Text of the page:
A few months ago I saw an amazing art installation in the basement of Selfridges (I have such postmodern Saturday afternoons) – Brian Eno’s 77 Million Paintings. Like you, my first thought was “Brian Eno may be a genius but even he can’t do 77 Million Paintings… or can he?”. Well, he has – sort of. He actually painted about 300, then used software to merge and blend them at random, to create a shifting kaleidoscope, inevitably accompanied by his signature ambient music.
OK that description doesn’t sound too mind-blowing and even this YouTube video doesn’t do it justice – but when you see the paintings blown up on massive screens in a cathedral-dark space and you feel the deep notes vibrating through your body, it’s a genuinely mesmerising experience. As if stained glass windows had come to life.
One of the most impressive things about it was the slowness with which the images changed, so that the transformation was barely discernible. I would stare at an image, waiting for it to change, convinced that nothing was happening, then suddenly realise I was looking at a different picture. I had the feeling that at last I was looking at what computer-generated imagery should be capable of – not in terms of dazzling fireworks, but subtlety and suggestion.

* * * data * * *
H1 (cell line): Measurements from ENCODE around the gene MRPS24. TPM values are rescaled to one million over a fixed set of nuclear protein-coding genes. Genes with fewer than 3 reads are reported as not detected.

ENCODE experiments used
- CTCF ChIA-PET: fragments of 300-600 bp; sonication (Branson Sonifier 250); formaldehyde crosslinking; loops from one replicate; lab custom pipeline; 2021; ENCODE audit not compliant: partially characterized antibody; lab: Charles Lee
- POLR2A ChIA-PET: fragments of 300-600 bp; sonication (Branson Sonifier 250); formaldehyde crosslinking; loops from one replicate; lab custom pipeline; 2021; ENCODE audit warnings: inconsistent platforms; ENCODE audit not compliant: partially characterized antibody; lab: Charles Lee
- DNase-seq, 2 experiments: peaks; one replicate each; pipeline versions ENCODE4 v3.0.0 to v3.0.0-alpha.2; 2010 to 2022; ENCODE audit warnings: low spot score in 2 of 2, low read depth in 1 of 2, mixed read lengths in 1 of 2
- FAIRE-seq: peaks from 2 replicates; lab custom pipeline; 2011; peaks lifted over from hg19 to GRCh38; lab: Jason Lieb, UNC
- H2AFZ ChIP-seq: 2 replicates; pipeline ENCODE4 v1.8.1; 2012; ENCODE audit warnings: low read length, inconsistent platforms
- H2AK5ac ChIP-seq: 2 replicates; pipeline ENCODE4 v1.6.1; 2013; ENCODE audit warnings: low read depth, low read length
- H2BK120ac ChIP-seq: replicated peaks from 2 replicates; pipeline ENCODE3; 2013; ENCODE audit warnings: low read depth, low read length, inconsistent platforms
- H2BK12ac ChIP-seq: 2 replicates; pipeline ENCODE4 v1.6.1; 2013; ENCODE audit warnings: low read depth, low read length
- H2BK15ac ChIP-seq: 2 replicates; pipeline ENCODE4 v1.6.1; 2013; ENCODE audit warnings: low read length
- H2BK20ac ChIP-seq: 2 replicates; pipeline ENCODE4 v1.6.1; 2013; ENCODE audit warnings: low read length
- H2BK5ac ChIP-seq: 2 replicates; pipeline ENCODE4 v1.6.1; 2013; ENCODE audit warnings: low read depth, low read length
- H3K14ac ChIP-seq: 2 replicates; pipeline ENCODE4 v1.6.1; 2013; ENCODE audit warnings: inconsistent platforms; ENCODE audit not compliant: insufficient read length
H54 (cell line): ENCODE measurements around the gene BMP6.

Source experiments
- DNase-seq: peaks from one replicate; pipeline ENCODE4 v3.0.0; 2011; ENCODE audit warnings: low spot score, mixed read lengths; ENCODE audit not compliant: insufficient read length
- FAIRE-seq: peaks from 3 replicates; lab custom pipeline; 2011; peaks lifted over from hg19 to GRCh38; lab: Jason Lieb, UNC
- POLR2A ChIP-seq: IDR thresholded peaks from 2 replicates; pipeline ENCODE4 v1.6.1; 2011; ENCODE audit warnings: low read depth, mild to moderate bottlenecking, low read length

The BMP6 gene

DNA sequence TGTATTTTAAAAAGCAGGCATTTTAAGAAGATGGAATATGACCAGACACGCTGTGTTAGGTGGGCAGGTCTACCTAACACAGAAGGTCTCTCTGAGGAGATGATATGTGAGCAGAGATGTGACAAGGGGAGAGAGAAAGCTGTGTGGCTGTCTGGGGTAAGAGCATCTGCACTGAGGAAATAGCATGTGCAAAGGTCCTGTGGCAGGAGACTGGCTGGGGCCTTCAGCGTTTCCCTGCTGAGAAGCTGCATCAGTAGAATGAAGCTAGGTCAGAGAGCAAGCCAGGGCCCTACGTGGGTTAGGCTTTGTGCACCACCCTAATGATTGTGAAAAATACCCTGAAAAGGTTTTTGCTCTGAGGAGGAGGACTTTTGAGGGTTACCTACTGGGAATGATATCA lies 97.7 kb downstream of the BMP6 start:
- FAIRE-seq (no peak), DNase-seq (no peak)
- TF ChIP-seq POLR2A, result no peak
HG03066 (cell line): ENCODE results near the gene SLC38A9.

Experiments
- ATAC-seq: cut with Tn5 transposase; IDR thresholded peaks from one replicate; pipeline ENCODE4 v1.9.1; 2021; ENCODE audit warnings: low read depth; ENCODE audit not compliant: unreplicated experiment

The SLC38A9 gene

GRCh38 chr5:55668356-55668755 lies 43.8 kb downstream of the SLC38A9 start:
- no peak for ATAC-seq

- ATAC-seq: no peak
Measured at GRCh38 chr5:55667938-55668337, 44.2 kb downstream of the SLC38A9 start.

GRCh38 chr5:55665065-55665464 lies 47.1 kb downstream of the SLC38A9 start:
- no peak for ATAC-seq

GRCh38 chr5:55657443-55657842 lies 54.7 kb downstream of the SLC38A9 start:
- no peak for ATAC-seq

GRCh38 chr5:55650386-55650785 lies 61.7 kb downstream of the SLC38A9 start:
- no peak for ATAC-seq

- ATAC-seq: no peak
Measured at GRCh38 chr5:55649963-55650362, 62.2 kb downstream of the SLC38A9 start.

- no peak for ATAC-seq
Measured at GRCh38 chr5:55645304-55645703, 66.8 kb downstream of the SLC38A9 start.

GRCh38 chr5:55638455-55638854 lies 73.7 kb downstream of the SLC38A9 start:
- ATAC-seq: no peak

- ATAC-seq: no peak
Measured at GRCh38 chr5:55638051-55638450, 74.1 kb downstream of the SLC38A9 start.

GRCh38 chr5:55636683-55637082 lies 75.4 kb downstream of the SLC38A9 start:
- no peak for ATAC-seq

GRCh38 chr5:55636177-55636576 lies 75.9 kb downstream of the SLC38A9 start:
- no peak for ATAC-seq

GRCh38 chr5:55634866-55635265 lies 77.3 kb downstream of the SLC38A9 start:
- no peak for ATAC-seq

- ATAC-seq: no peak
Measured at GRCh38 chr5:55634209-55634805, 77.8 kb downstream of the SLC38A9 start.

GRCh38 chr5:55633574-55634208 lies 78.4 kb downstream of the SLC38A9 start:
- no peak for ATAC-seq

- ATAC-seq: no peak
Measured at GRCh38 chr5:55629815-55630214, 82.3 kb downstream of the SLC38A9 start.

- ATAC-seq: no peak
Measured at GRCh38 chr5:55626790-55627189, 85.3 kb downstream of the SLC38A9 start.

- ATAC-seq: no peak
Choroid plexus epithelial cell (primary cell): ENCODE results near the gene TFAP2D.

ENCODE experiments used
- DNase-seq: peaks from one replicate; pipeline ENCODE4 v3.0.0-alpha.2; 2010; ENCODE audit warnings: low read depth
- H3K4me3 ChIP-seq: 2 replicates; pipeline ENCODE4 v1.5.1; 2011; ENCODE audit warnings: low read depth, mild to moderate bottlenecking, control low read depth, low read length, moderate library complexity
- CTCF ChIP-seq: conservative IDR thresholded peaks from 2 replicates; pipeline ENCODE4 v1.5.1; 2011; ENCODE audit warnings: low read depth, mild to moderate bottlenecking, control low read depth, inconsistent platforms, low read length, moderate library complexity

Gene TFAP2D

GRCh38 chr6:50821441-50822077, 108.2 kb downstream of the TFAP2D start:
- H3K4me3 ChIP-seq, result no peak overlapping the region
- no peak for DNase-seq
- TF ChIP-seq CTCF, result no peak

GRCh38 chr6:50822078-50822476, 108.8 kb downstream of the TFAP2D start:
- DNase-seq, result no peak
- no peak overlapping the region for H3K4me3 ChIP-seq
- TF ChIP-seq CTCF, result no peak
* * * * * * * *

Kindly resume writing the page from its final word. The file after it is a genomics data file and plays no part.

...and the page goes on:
So it was great to come across this post on the Bad Banana Blog, informing me that 77 Million Paintings is available as a DVD and software CD – so I can (ahem) install the installation in my living room and experience something of the (ahem) ambience of the original. And so can you – Amazon links on the 77 Million Paintings site.
Thanks to Roger for introducing me to the Bad Banana Blog which looks terrific – written by Tim Siedel, Creative Director of Fusebox, who have won so many awards they’ve given up entering them. A man who obviously knows his creative onions, well worth reading.
(Photos courtesy Mrs WT.)